Bon viveur, tech giant, inspirational leader, history enthusiast, family man – Sir Terry Matthews can be viewed from many perspectives. But for the Welsh, he will always be the man who brought the Ryder Cup to Wales in 2010. Hosted by the Celtic Manor, which he owns, Sir Terry was the visionary behind securing the landmark event – having ploughed £150m into the state-of-the-art hotel site to ensure it would land the deal.
Now the billionaire Welsh-Canadian is putting his business might behind the UK’s beleaguered steel industry. Following announcements by Tata Steel to sell its behemoth Port Talbot site, Sir Matthews is helping to build a consortium of public and private sector figures focussed on a rescue deal for the steel town.
Sir Terry Matthews was Wales’ first billionaire. In 2015, he was named as Wales’ fourth richest man, according to The Sunday Times Rich List. He now ranks amongst five Welsh billionaires and is famous for championing local causes.
The fixer has been a driving force – a necessary bulldozer, some might say – behind the creation of the Swansea Bay City Region (SBCR). He chairs this over-arching body which is heavily involved in directing the regeneration of south West Wales.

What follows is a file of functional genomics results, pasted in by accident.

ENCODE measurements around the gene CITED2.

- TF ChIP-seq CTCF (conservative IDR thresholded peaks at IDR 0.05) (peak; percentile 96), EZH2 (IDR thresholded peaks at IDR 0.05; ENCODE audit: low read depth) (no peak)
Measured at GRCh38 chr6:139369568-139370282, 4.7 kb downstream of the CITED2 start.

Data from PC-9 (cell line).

A serial tech entrepreneur, Sir Terry made his fortune primarily through technology and telecoms. He is founder and chairman of Wesley Clover International, an investment management firm, and has founded or funded more than 140 companies, making his millions by building them up and selling them on.
“I helped to build Mitel and then Newbridge and lots of other companies, developing a tight team relationship and a fighting spirit that wins. I love kicking ass,” is how he described the process.
Passion, or hwyl in Welsh, is part of the local DNA. And it’s not just in his ambassadorial role that Sir Terry Matthews shows that “you can take the boy out of Wales, but you can’t take Wales out of the boy;” his choice of company names, such as Newbridge, often hark back to his heritage. March Networks was inspired by the Welsh Marches – the much-disputed border country between England and Wales in bygone days.
The telecoms tycoon is famous for his tenacious approach to business and life – guided by his own motto: “Make a mark; don’t be part of the living dead.”
There are shades of Owain Glyndwr, last prince of Wales, to Sir Terry – the Welsh business hero and de facto king of broadband. As well as championing tech-focussed regeneration to replace the manufacturing industries of South Wales, Sir Matthews has been an advocate for turbo-charging innovation in Wales and the UK.
Appointed an Officer of the Order of the British Empire in 1994, Terry Matthews was awarded a Knighthood in 2001. He was also appointed Patron of the European Cancer Stem Cell Research Institute in 2011.
“I don’t think I’m stubborn. I just focus on the task at hand and do what it takes. Persistence is the single most important thing for success,” he said. It’s certainly a formula that worked for him.